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Early societies relied on a gift economy based on favors. Later, as commerce developed, less permanent human relations were formed, depending more on transitory needs rather than enduring social desires. Although such distinctions have no contemporary semantic weight, certain (short term) sectors prefer client while more stable, repeat business operations tend to prefer customer. The term client is derived from Latin word “clientem” or “clinare” meaning "to incline” or “to bend" and is related to the emotive idea of closure. All businesses begin with no customers. These start-ups begin with an abstract idea that slowly evolves into something someone will buy. As these products evolve from abstract ideas into primitive objects that are then further refined, the business that created the product begins to gain customers. The satisfied customers become the repeat buyers and core customer of the company. This is the process that creates the customer base. Most often, successful start-ups begin with low-end customers with low income and low costs. As the products or services that are being bought are polished and remade, a company gains higher-end customers who gain interest in the product as it reaches higher levels of functionality, use, or value. As the shift to these higher priority customers continue, they begin to be a larger source of income for the company, and slowly become the main base that the business lends the most importance. As companies grow their customer base, and gain experience satisfying them, their customers grow accustomed to that business accomplishing a certain task for them. The company or product’s brand name may even correlate with the task the customer uses it for. Xerox, Kleenex, and Band-Aid are some extreme cases of brand-names being used as the generic name of the product itself. In fact, as long as customers are continually satisfied with their purchases, the act of going to that company’s brand to accomplish a specific task becomes habitual.
Customer satisfaction is a term frequently used in marketing. It is a measure of how products and services supplied by a company meet or surpass customer expectation. Customer satisfaction is defined as "the number of customers or percentage of total customers, whose reported experience with a firm, its products, or its services (ratings) exceeds specified satisfaction goals." The Marketing Accountability Standards Board endorses the definitions, purposes, and constructs of classes of measures that appear in Marketing Metrics as part of its ongoing Common Language in Marketing Project. In a survey of nearly 200 senior marketing managers, 71 percent responded that they found a customer satisfaction metric very useful in managing and monitoring their businesses. It is seen as a key performance indicator within business and is often part of a Balanced Scorecard. In a competitive marketplace where businesses compete for customers, customer satisfaction is seen as a key differentiator and increasingly has become a key element of business strategy.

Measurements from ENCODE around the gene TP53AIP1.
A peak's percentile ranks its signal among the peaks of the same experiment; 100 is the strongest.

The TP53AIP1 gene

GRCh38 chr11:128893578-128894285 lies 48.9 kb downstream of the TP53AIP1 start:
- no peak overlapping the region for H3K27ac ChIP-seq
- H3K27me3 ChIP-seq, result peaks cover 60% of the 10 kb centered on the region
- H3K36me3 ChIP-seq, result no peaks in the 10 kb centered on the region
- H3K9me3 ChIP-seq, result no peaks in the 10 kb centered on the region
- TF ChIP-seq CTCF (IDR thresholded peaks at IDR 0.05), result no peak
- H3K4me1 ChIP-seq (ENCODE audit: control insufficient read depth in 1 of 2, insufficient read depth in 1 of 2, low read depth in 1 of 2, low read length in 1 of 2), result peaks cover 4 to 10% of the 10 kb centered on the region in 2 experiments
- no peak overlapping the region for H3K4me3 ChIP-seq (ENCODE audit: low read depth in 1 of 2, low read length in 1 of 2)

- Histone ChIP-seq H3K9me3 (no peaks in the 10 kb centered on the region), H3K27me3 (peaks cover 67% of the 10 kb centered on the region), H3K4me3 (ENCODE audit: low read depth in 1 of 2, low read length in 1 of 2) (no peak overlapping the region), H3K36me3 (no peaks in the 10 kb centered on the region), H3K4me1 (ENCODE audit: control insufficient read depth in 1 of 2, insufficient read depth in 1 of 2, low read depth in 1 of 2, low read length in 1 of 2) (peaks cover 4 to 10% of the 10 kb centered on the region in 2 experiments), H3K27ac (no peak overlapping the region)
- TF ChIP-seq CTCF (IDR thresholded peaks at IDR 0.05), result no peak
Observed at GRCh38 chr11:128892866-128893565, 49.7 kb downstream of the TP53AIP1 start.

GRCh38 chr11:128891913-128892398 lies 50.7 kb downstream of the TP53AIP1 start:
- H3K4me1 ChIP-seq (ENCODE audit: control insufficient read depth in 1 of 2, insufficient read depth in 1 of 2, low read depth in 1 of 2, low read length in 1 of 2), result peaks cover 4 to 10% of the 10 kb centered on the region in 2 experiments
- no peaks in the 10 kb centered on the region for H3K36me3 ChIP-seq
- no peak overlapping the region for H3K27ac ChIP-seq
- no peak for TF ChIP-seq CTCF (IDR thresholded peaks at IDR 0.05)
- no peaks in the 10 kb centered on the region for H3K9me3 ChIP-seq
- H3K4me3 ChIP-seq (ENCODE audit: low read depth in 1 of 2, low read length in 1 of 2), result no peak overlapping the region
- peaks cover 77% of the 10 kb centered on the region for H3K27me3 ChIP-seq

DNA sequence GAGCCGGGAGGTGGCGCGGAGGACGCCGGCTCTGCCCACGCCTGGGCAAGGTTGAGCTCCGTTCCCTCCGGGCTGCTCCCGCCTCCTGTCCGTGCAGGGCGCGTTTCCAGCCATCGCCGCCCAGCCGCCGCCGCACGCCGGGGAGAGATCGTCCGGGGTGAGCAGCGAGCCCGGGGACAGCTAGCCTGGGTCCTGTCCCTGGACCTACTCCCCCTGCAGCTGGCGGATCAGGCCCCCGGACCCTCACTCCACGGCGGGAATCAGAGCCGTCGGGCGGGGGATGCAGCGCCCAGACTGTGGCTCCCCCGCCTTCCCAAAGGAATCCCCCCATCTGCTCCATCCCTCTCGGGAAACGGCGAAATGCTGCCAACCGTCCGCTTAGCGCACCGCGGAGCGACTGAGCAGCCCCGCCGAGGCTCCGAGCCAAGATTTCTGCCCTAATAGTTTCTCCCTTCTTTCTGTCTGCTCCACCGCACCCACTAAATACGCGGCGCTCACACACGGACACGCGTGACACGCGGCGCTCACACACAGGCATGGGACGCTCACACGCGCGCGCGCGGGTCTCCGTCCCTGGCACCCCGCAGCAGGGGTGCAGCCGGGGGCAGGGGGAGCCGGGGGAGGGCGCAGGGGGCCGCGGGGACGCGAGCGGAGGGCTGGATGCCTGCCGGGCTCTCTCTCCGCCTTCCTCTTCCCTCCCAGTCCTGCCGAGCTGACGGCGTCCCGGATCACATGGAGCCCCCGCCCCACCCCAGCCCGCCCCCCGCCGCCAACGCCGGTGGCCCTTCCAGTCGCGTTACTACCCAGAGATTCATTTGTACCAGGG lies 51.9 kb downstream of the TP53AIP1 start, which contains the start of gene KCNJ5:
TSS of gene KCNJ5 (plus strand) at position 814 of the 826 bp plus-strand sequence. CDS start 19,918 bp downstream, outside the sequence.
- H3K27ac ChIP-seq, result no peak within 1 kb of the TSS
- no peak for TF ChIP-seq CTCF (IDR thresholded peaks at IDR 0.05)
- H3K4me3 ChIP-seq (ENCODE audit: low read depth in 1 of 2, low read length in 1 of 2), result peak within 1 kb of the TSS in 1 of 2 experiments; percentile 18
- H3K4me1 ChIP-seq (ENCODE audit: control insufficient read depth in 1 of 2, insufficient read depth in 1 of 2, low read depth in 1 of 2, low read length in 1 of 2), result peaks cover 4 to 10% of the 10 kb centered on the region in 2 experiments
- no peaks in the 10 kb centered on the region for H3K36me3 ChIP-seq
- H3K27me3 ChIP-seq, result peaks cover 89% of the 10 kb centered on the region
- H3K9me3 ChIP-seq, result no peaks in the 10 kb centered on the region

Customer satisfaction data are among the most frequently collected indicators of market perceptions. Within organizations, the collection, analysis and dissemination of these data send a message about the importance of tending to customers and ensuring that they have a positive experience with the company's goods and services. Although sales or market share can indicate how well a firm is performing currently, satisfaction is perhaps the best indicator of how likely it is that the firm’s customers will make further purchases in the future. Much research has focused on the relationship between customer satisfaction and retention. Studies indicate that the ramifications of satisfaction are most strongly realized at the extremes.